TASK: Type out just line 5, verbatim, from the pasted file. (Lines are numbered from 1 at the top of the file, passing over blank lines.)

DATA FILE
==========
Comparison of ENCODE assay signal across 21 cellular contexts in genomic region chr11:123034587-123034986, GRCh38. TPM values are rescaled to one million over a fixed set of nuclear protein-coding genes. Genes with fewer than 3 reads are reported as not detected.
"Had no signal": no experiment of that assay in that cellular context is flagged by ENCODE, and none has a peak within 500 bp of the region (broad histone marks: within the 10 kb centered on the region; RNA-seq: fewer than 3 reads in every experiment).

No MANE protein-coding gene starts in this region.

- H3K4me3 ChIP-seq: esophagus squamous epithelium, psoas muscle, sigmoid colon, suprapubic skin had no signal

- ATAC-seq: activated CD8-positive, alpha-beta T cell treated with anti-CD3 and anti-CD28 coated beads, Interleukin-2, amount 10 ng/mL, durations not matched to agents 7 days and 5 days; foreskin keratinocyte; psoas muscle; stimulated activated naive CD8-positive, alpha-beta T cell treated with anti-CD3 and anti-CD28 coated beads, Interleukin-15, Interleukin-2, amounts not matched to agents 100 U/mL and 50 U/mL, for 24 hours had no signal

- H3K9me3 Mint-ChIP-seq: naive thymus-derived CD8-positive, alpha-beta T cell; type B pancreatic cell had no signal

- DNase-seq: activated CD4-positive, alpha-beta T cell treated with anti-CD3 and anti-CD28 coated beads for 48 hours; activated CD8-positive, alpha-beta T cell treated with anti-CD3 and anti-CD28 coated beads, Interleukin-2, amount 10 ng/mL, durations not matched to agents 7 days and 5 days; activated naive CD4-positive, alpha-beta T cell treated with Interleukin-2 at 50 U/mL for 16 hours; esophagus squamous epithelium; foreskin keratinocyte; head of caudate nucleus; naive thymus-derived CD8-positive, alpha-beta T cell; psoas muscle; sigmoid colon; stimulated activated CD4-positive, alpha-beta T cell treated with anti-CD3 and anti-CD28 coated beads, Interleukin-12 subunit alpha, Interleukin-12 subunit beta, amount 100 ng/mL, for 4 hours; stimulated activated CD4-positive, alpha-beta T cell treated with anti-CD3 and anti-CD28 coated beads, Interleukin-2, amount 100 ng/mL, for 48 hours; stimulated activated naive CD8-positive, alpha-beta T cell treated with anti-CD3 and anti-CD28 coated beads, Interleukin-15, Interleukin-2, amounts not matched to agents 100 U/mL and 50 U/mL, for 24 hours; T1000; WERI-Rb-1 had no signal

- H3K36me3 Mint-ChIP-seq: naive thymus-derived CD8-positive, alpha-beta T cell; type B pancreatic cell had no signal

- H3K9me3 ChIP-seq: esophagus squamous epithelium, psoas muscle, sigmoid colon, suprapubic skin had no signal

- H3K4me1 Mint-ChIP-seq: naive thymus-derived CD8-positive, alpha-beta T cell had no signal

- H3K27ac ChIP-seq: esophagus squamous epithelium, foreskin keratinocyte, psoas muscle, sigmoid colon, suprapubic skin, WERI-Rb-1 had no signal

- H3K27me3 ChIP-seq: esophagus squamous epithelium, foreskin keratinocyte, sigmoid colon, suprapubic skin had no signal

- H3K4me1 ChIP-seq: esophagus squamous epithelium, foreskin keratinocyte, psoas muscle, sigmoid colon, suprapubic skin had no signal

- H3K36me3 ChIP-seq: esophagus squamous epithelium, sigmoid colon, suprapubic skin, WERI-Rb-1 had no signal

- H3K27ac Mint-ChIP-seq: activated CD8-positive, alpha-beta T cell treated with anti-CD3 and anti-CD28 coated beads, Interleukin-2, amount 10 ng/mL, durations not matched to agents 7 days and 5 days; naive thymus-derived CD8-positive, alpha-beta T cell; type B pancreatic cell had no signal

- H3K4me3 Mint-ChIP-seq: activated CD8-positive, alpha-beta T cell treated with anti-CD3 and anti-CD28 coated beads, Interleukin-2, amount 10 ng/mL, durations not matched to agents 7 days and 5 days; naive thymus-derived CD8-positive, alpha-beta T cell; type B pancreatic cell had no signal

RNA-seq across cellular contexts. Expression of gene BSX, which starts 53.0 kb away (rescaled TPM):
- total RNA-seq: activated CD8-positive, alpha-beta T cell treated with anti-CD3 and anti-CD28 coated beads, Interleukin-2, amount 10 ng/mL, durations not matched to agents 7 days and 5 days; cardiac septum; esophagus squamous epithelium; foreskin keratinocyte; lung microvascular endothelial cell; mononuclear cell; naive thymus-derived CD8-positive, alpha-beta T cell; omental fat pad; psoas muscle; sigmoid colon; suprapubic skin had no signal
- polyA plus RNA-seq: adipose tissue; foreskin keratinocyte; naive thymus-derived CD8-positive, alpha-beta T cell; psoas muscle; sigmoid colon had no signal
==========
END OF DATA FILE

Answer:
- ATAC-seq: activated CD8-positive, alpha-beta T cell treated with anti-CD3 and anti-CD28 coated beads, Interleukin-2, amount 10 ng/mL, durations not matched to agents 7 days and 5 days; foreskin keratinocyte; psoas muscle; stimulated activated naive CD8-positive, alpha-beta T cell treated with anti-CD3 and anti-CD28 coated beads, Interleukin-15, Interleukin-2, amounts not matched to agents 100 U/mL and 50 U/mL, for 24 hours had no signal